There is no funding to report.


9. ETHICAL APPROVAL

The study was approved by the Institutional Ethics Committee (IEC: no: SVIEC/ON/2015/15011) SBKS MI & RC Sumandeep Vidyapeeth Deemed University, Gujarat, India.


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26. Mbuh FA, Galadima M, Ogbadu L. Rate of co-infection with malaria parasites and Salmonella typhi in Zaria, Kaduna State, Nigeria. Ann Afr Med 2003;2(2):64–7.

27. Nwuzo A, Onyeagba R, Iroha I, Nworie O, Oji A. Parasitological, bacteriological, and cultural determination of prevalence of malaria parasite (Plasmodium falciparum) and typhoid fever co-infection in Abakaliki, Ebonyi State. Sci Res Essays 2009;4:966–71.

28. Storey HI, Huang Y, Crudder C, Golden A, De los santos T, Hawkins K. A metaanalysis of typhoid diagnostic accuracy studies: a recommendation to adopt a standardized composite reference. PLoS One 2015;10(11):e0142364; https://doi.org/10.1371/journal.pone.0142364 CrossRef

29. Crump JA, Luby SP, Mintz ED. The global burden of typhoid fever. Bull World Health Organ 2004;82(5):346–53.

Reference

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2. World Health Organisation. Malaria key facts. WHO Press, Geneva, Switzerland, 2020. Available via https://www. who.int/news-room/ fact-sheets/detail/malaria

3. Panigrahi K. A comparative study of peripheral blood smear, QBC and antigen detection test in diagnosis of malaria, in a tertiary care hospital. Int J Res Rep Med Sci 2013;3(3):35-38.

4. Mogasale V, Maskery B, Ochiai RL, Lee JS, Mogasale VV, Ramani E, et al. Burden of typhoid fever in low-income and middle-income countries: a systematic, literature-based update with risk-factor adjustment. Lancet Glob Health 2014;2(10):e570-80. https://doi.org/10.1016/S2214-109X(14)70301-8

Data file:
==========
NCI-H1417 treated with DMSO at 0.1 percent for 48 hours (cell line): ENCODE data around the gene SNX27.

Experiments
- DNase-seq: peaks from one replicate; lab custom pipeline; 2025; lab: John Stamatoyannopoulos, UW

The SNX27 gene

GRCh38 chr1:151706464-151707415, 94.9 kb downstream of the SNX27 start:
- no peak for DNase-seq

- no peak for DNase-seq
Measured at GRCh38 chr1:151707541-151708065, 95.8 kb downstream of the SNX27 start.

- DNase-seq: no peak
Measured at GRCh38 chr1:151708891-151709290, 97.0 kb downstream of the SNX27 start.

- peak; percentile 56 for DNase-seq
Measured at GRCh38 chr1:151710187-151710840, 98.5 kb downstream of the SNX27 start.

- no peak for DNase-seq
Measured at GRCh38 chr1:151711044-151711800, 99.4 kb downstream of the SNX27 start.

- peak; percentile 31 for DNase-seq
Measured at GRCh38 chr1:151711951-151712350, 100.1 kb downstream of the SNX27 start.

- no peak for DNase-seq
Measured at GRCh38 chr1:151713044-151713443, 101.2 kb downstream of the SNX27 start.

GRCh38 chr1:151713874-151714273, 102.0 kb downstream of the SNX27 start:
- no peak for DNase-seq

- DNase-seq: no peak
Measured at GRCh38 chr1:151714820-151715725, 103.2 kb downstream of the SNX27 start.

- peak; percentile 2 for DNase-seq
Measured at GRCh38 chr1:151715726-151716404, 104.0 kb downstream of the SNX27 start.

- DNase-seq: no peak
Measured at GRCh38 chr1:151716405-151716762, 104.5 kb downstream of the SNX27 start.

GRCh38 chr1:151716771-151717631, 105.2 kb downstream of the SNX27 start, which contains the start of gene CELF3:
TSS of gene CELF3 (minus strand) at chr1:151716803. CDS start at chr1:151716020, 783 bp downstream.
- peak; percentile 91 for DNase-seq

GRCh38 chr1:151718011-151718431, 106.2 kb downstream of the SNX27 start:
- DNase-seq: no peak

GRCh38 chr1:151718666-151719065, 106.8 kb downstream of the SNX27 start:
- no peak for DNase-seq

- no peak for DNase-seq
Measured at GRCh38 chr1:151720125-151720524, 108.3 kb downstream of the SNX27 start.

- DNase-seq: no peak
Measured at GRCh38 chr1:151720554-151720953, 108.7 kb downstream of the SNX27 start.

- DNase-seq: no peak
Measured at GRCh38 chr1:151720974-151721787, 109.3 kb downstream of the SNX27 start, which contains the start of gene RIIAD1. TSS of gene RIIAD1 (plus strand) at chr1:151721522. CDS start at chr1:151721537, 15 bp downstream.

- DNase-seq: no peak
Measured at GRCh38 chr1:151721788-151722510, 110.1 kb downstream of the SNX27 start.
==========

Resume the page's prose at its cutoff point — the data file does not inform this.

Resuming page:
5. Wain J, Hendriksen RS, Mikoleti ML, Keddy KH, Ochiai RL. Typhoid fever. Lancet 2015;385(9973):1136-45. https://doi.org/10.1016/S0140-6736(13)62708-7

6. World Health Organisation. Typhoid fever. WHO Press, Geneva, Switzerland, 2020. Available via https://www.who.int/news-room/qa-detail/typhoid-fever . Accessed 12/05/20.

7. Shrihari N. Laboratory diagnosis of malaria, enteric fever and dengue infections in pyrexia of unknown origin cases at tertiary care hospital. Int J Innovative Drug Discovery 2014;4(3):162-3.

8. Anagha K, Deepika B, Shahriar R, Sanjeev K. The easy and early diagnosis of typhoid fever. J Clin Diagn Res 2012;6(2):198-9.

9. Sood NK, Jain MM, Patel S, Mandalia A, Bhavsar HK. A prospective comparative study of semi-quantitative slide Widal test & quantitative tube Widal test. Natl J Integr Res Med 2014;5(6):73-7.

10. Birhanie M, Tessema B, Ferede G, Endris M, Enawgaw B. Malaria, typhoid fever, and their coinfection among febrile patients at a Rural Health Center in Northwest Ethiopia: a cross-sectional study. Adv Med 2014;2014:531074. https://doi.org/10.1155/2014/531074

11. Uneke UK. Concurrent malaria and typhoid fever in the tropics: the diagnostic challenges and public health implications. J Vector Borne Dis 2008;45(2):133-42.

12. Nsutebu EF, Martins P, Adiogo D. Short communication: prevalence of typhoid fever in febrile patients with symptoms clinically compatible with typhoid fever in Cameroon. Trop Med Int Health 2003;8(6):575- 8. https://doi.org/10.1046/j.1365-3156.2003.01012.x